When implementing a monitoring solution for your Java environment, choosing the correct integration option is an essential part of that decision. The integration option you choose will determine several important characteristics, including:
- What metrics you are concerned about collecting and analyzing
- How metrics will be gathered from your application
- How metrics will be transferred to your Java monitoring provider
- What additional configuration will be required for your application to fully integrate with the infrastructure monitoring provider
Which Java Monitoring Integration is Best?
Metricly provides five different integrations for monitoring your Java applications. Of course, the one that is the “best” choice for you will depend on your needs and your environment.
To help you determine the best fit for your needs, this article explores each of the integrations available for use with Metricly. For each, we’ll explore what level of effort is involved in setting up the integration, any dependencies the integration relies on, and how to configure the integration and get metrics flowing into your Metricly account.
Before we begin, there are some fundamental questions which might narrow down which of the five Java monitoring options you should look at first.
Are you looking to examine JVM metrics or Application metrics?
- Consider either the Java Agent or JMX integration.
- Are you using Dropwizard?
- With Dropwizard metrics, you have the choice of submitting results through StatsD, or through the Metricly Rest API.
- Do you have, or do you wish to have, either a StatsD server or the StatsD daemon running?
- Consider the Ananke library.
- Would you prefer to submit your metrics through the Metricly Rest API?
- Consider the Iris Library.
- Are you using Dropwizard?
JVM Metrics Vs. Application Metrics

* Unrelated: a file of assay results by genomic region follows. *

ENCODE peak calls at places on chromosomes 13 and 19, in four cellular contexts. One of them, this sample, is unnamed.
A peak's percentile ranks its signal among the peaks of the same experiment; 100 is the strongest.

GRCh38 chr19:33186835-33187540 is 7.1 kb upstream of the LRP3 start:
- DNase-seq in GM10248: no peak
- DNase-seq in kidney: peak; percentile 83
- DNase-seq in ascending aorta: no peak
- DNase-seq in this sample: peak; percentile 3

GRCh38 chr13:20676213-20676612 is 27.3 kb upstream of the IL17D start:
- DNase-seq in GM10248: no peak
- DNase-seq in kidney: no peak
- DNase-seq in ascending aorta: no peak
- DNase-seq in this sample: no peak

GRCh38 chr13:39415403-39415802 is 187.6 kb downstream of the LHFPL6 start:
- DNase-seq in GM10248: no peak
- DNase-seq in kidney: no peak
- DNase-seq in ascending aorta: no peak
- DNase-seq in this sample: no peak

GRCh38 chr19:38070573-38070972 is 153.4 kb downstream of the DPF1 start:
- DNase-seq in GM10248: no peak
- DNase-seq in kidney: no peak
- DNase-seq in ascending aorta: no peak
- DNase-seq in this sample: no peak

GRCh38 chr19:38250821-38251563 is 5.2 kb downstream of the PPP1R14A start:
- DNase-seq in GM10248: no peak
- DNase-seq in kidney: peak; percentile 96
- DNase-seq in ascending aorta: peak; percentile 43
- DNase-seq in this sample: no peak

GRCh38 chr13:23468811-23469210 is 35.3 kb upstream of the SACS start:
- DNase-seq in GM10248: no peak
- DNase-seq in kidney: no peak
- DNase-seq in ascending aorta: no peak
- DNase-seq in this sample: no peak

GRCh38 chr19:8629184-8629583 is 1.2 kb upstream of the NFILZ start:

The Java Virtual Machine (JVM) is the container that allows a Java application to be executed independently of the underlying operating system. When running a Java application, it is important to monitor the health of the underlying JVM. Some important metrics to monitor include:
- Process availability – Whether the JVM is running
- Java Heap Usage – The memory in use by the JVM
- Garbage Collection – How long and how often the Garbage Collector runs
- Active Threads – How work is processed through the application
- Response Time – How responsive the application is to requests
Users of your application have an expectation that requests should be returned quickly and with accurate results. Application metrics allow you to monitor this and ensure that users are experiencing the application in a positive manner. Some metrics you’ll want to monitor are:
- Duration between request and response
- Error counts and percentage of total request counts that return errors.
- Request rate
Choosing Between StatsD and the Metricly Rest API
StatsD was originally developed by the engineers at Etsy, and is a simple NodeJS daemon that listens for messages, extracts metrics, and can then be used to push the data to a datastore, or a monitoring service like Metricly.
The original StatsD offering has been used as a reference implementation for some other projects, including Metricly StatsD. If you already have a StatsD server, you can configure it to push metrics to Metricly. If you don’t yet have a StatsD server, one is installed as part of the Metricly Linux Agent.
The Metricly RESTful API allows developers to interact with Metricly, both to push metrics into the Metricly system and to retrieve information programmatically. Metrics are received in the form of events, which are in turn digested by the Metricly system, and are made available for use in Java monitoring dashboards and Metricly’s other analytical offerings.
Let’s look at each of the integrations in more detail.
The name Ananke comes from Greek mythology and refers to a being that embodies necessity, and the idea of a force which exists from the beginning and encompasses all. It’s an appropriate name for a metrics library that can monitor all aspects of your application.
The Ananke library gathers and submits metrics to the StatsD daemon, which is a dependency of using this library, and is included in the Metricly Linux Agent. Ananke can report a variety of metrics, including:
- Timing measurements
To use Ananke to monitor your application, you’ll need to include Ananke as a dependency for your project, and instantiate a StatsDClient which can be accessed from all relevant classes.
StatsDClient client = new NetuitiveStatsDClient("localhost", "8000");
To submit an event, such as the time for a page to load, you would pass a callable function into the client.